A state-of-the-art *ab initio* based electronic PES for the Li_{2}Na molecule was recently reported in Ref. 36. These first-principles based theoretical calculations include the treatment of both the ground and first excited electronic doublet states (^{2}A′ and ^{2}B′) of the Li_{2}Na molecule. We give only a brief summary of the *ab initio* calculations here (see Ref. 36 for a more detailed description). The *ab initio* calculations were performed using the MOLPRO^{45} quantum chemistry package at over 40 000 internuclear geometries. Core potentials were used for the filled electron shells and include polarization and core–valence interactions. The valence electrons were treated using a multi-configurational self-consistent field (MCSCF) method to compute an initial set of configuration state functions (CSFs). The CSFs were then used with a large active space to perform multi-reference configuration interaction (MRCI) calculations for the two lowest adiabatic PESs of Li_{2}Na. The *ab initio* points were fit using a reproducing kernel Hilbert space technique. An accurate treatment of the long-range interactions was also included through the introduction of a three-body dispersion term and a smooth switching function that connects the short range three-body potential with the long-range three-body dispersion term. The dynamical effects of using a non-additive three-body long-range potential are discussed in Ref. 33. In addition, the MOLPRO computed *ab initio* potential curves for Li_{2} and LiNa were replaced with spectroscopically accurate diatomic potentials. The non-adiabatic derivative coupling matrix was also computed and used to obtain a two-state diabatic potential matrix. In the present work, we restrict our quantum dynamics treatment to the single adiabatic ground electronic ^{2}A′ state of Li_{2}Na.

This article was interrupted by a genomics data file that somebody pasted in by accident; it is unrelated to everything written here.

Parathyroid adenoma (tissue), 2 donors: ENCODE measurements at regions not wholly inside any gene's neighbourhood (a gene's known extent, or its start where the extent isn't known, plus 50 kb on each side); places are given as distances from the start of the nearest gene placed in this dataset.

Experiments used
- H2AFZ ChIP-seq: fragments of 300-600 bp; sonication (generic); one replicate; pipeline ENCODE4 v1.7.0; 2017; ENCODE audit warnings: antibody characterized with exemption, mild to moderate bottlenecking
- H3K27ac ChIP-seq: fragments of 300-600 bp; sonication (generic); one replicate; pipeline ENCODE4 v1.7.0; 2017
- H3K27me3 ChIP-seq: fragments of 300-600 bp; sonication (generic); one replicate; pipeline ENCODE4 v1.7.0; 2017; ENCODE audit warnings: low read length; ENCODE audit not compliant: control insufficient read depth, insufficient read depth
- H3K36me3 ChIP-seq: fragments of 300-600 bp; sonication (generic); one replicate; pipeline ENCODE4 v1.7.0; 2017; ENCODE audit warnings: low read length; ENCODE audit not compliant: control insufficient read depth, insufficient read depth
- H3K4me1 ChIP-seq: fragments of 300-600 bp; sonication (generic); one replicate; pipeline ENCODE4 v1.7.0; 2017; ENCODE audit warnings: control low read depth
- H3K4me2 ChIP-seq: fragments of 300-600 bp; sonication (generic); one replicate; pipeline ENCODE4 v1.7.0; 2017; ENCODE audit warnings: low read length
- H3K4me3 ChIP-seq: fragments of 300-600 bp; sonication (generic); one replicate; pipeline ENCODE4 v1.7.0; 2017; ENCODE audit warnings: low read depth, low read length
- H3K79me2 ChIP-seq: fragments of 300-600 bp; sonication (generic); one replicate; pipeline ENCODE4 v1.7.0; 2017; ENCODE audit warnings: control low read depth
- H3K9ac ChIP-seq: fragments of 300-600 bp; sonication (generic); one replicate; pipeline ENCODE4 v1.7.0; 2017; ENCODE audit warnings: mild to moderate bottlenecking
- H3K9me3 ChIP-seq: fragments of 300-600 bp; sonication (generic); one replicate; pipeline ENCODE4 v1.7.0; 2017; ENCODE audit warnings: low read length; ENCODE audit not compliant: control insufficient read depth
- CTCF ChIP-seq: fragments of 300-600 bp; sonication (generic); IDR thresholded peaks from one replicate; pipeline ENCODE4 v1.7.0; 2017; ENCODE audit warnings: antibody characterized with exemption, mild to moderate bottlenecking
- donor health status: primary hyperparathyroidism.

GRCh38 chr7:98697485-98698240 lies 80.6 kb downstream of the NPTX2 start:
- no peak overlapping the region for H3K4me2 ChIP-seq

Figure 1 plots the adiabatic ground electronic ^{2}A′ state PES of Li_{2}Na at several fixed values of the hyperradius *ρ*. All energy contours are relative to the bottom of the asymptotic potential of the Li_{2} + Na product and the dashed contour line at 2.23 × 10^{3} K denotes the total energy of the reactant LiNa(*v* = 0, *j* = 0). The PES is symmetric across the horizontal axis (*ϕ* = 0) due to the symmetry associated with the two identical Li nuclei. Thus, wave functions of even and odd exchange symmetry correspond to even or odd symmetry with respect to *ϕ* → −*ϕ*. Asymptotically, these wave functions correlate with the even or odd rotational levels of Li_{2}. Starting with large *ρ* = 25.0 a_{0} [panel (d)], we see that the three arrangement channels are isolated and well separated. As *ρ* decreases to *ρ* = 16.0 a_{0} [panel (c)], the LiNa and Li_{2} arrangement channel regions have spread out, and we see that the barrier between them is smallest near the equator, which corresponds to collinear geometries. Thus, the minimum energy reaction path lies along a collinear approach of Li with LiNa. For smaller *ρ* = 12.0 a_{0} [panel (b)], the arrangement channels have merged and the region surrounded by the dashed contour encompasses all three arrangement channels. In the interaction region *ρ* = 8.5 a_{0} [panel (a)], the three arrangement channels are now entirely mixed. The region lying within the dashed contour spans a large area surrounding the north pole of the hypersphere and includes two symmetric deep potential wells. The red dot in panel (a) denotes the location of the C_{2v} conical intersection (CI), which occurs between the ground ^{2}A′ and first excited ^{2}B′ electronic states. In the present work, we ignore the excited electronic state and its associated non-adiabatic and geometric phase effects (see Ref. 36 for a non-adiabatic quantum dynamics calculation that includes these effects). In summary, the Li + LiNa → Li_{2} + Na reaction proceeds along a barrierless collinear reaction path. In the interaction region, the reactants “fall” into a deep attractive potential well and form an intermediate complex. This complex subsequently decays into the various open Li_{2}(*v*′, *j*′) product rovibrational channels. The quantum mechanical calculation of the associated product state-resolved rate coefficients and angular distributions is presented in Sec. III.